Applying policy to address the impacts
533 Dis R2.
2 paragraphs and 2 sources giving additional thoughts about competing needs that may impact your colleagues’ selected issues, or additional ideas for applying policy to address the impacts described.
A policy is typically developed to mold a profession and improve effectiveness and efficiency as with the relationship between healthcare delivery and healthcare policy. A policy is considered an intervention to alleviate recognized issues and an attempt to prevent any further undesirable circumstances (Leeuw, Clavier, & Breton, 2014). Changes in health policy such as the Affordable Care Act (ACA) and the Quadruple Aim, while they have created improved efficiency and effectiveness in health care delivery, they have also created strain in various aspects throughout the healthcare system – otherwise known as competing needs (Sage, 2014).
Health care organizations have completely altered their business strategies in order to meet the demands of the ACA and the Quadruple Aim. No longer are they following the “fee for service” model, but are now conforming to policy to receive reimbursement based on the quality of care provided (Park, Gold, Bazemore, & Liaw, 2018). This massive change in health care delivery has resulted in an influx of patients and healthcare demands (Havens, Gittell, & Vasey, 2018). While healthcare organizations are diligently working to conform to new health care policies and to meet the demands of the Quadruple Aim, there is a tremendous amount of stress being displaced onto the workforce.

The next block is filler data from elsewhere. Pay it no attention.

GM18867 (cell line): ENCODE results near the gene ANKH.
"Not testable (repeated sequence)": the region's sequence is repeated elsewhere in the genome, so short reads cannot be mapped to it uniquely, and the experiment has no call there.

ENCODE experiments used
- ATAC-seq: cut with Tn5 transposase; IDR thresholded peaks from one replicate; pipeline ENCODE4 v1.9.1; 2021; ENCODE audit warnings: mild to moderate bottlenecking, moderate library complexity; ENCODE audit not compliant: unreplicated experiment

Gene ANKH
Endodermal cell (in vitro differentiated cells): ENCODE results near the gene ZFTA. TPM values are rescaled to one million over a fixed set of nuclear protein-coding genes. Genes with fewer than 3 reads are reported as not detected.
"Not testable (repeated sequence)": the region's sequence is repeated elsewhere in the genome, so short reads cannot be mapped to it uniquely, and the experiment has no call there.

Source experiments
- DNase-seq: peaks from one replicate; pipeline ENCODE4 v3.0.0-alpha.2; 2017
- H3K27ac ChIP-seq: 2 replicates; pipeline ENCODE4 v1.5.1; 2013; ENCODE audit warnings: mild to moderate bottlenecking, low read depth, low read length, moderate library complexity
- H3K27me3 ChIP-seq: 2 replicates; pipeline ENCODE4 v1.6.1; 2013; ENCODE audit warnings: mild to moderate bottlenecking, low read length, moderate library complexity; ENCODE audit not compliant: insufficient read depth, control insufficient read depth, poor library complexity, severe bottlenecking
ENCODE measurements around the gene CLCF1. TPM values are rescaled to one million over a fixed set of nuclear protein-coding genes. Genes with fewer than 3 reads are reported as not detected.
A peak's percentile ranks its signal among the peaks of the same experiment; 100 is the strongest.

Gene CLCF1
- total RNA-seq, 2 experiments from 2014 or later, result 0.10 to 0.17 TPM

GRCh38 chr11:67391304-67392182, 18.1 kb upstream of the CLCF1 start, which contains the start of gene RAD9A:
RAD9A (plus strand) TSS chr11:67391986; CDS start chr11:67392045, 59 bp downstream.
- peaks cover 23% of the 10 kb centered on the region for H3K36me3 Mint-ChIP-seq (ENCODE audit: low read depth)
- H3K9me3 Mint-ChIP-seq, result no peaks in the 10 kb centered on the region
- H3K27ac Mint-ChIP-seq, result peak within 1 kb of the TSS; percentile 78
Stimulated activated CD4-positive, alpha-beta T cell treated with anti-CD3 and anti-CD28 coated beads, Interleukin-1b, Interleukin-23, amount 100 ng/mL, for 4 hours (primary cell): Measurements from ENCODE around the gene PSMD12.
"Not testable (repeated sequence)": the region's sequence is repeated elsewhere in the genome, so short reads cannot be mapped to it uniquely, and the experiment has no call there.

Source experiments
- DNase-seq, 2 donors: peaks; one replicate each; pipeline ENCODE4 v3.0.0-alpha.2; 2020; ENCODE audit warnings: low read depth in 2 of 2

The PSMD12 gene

Healthcare providers are being overworked in attempts to meet new demands. While healthcare organizations continue to take on the massive patient loads and continue to strive for efficient and quality care, the stress that is being placed on the providers, specifically bedside nurses, is resulting in workforce burnout. What this ultimately leads to is a decrease in the quality of care provided (Jacobs, McGovern, Heinmiller, & Drenkard, 2018).
The ANA (2015) Code of Ethics, among many standards and guidelines, states that nurses not only should provide sound care to their patients but must also maintain self-care and a healthy work-life balance in order to be productive in their work. “Fatigue and compassion fatigue affect a nurse’s professional performance and personal life” (ANA, 2015, p.19). Without a sense of balance in the work environment, it is difficult, if not impossible to meet standards and achieve sufficient quality of care.
Policy can address competing needs by tackling issues from multiple angles. This essentially explains why the Triple Aim transitioned into the Quadruple Aim. Once healthcare leaders recognized the high demands that healthcare reform was placing on the workforce, the additional leg of the Aim evolved, to include improving the provider experience (Sikka, Morath, Leape, 2015). Recognizing the need to not only improve conditions for patients but also for the workforce is imperative in meeting healthcare delivery goals.
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